There’s a report out of Midland, Texas about plans for Los Angeles-based spacesuit manufacturer Orbital Outfitters to move there:
This week Midland Development Corp. approved a nearly $7 million agreement which will permit Orbital Outfitters to manage and operate a $3.2 million altitude chamber facility, which MDC will own. According to news reports, the board will also provide the firm with an incentive of $2.2 million to construct its headquarters in the Lone Star State city, along with $1.5 million to assist in its relocation from California.
The agenda for MDC’s meeting on Jan. 24 lists three measures concerning Orbital Outfitters: an economic agreement, the lease of a two-acre tract at the Midland International Airport by the city of Midland, and a sublease of that tract to the company. No details are provided.
Orbital Outfitters will join XCOR Aerospace, which has an agreement with Midland to move its research and development facility to the West Texas city. Lee Valentine, who is one of XCOR’s lead investors, also is a co-founder of Orbital Outfitters.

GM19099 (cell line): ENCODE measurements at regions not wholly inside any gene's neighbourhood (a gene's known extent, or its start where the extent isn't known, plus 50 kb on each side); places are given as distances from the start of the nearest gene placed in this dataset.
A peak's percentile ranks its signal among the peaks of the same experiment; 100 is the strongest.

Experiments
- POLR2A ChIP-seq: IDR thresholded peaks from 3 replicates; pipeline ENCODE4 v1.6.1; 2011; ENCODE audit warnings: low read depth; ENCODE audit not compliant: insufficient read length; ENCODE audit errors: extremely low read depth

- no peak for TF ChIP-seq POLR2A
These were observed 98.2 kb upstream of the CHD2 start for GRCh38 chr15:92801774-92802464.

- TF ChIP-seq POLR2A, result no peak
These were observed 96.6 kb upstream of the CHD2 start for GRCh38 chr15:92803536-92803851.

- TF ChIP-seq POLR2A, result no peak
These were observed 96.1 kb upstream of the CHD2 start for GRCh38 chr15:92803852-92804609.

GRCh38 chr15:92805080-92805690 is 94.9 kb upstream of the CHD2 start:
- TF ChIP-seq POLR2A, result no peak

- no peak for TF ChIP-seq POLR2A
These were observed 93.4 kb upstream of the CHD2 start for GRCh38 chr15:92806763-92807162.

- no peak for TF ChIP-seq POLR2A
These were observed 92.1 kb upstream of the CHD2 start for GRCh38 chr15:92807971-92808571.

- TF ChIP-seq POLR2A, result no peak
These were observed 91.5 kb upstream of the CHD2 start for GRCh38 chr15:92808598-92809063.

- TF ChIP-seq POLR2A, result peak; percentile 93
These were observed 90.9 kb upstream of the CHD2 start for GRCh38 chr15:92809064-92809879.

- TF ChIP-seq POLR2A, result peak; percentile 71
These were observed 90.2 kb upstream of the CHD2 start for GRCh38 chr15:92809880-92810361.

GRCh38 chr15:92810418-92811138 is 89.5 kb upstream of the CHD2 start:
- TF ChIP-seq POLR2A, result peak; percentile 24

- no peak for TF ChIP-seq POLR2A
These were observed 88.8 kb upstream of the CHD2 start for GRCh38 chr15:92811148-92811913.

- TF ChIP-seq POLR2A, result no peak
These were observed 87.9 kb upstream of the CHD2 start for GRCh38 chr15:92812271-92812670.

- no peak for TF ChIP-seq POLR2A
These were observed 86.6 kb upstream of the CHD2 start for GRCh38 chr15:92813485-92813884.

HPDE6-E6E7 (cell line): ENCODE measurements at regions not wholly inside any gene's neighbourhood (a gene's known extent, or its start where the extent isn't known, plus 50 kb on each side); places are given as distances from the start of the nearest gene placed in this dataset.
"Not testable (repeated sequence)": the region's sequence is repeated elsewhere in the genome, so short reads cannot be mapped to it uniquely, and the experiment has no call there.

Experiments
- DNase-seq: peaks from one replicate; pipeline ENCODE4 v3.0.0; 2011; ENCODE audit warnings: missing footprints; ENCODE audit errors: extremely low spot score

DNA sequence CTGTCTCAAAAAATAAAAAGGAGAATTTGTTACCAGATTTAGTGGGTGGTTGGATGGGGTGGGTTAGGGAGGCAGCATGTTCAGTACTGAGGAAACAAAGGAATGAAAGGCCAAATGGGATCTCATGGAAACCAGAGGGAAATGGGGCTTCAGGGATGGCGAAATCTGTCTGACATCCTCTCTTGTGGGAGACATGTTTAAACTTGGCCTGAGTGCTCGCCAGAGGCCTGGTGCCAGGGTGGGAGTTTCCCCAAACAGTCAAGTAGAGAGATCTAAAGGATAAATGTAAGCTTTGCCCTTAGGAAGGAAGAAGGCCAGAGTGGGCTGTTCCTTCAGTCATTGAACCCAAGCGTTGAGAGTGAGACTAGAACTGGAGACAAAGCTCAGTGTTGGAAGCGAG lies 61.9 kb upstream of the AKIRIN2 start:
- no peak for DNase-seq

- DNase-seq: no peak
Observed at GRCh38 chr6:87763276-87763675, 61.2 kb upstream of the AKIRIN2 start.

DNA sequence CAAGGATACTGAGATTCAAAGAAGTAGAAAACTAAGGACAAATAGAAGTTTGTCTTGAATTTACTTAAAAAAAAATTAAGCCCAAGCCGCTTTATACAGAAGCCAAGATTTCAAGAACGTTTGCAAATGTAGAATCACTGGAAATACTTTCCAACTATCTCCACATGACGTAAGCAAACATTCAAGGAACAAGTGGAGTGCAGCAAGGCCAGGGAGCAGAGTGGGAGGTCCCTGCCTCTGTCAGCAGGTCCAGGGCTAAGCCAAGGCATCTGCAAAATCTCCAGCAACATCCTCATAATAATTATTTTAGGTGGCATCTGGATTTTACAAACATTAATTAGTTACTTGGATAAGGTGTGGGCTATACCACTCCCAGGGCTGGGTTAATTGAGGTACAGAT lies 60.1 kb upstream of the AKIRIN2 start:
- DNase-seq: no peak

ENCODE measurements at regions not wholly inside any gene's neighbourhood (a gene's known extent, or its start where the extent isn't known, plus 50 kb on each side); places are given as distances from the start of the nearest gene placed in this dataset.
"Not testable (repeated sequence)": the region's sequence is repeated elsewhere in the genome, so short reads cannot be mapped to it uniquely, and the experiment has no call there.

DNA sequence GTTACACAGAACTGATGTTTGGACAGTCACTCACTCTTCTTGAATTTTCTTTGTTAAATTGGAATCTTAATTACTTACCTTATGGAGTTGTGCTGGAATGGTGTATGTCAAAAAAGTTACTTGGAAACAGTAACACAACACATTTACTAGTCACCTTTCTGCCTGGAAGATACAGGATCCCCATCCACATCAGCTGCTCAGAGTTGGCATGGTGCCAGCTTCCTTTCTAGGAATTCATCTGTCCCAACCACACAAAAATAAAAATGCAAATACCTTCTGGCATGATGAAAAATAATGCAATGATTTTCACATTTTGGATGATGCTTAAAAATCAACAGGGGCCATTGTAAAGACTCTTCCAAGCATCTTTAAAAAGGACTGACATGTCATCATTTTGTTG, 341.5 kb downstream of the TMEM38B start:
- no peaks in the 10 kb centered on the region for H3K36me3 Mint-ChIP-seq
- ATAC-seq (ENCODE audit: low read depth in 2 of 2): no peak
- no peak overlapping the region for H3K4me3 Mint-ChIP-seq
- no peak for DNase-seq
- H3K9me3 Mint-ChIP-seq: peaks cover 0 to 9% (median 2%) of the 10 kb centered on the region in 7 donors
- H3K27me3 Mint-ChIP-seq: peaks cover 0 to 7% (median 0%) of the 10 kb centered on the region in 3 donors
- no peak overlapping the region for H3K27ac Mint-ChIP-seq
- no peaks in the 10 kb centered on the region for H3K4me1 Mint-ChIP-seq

When NASA released its CCDev 2 agreement with SpaceX, the space agency redacted the names of the company’s partners on human-rating the Dragon spacecraft. A recent PowerPoint presentation given by NASA official Maria Collura reveals them publicly. And the partners are…
Ahhhh, you didn’t think I’d tell you before the break, did you?
C’mon, click to continue reading. You’re dying to know…. 🙂
One of these companies, ILC Dover, has been building spacesuits for NASA for decades, producing the suits worn on the moon by Apollo astronauts and space shuttle astronauts. The David Clark Company has been around since 1941, producing pressure suits for Chuck Yeager, Gemini astronauts, and the space shuttle program. The third company, Orbital Outfitters, is a newcomer that is designing pressure suits for XCOR’s Lynx suborbital vehicle.
The relevant section from the report is reproduced after the break.
A man who helped lead an effort to establish orbital skydiving as a new extreme sport was killed last week in a diving accident in Switzerland.
Eli Thompson headed up the Space Diver Dive team for Orbital Outfitters, a California-based start up company that is designing suits for high-altitude diving and suborbital space flights. Thompson was killed in a skydiving accident in Lautterbrunnen, Switzerland on August 28.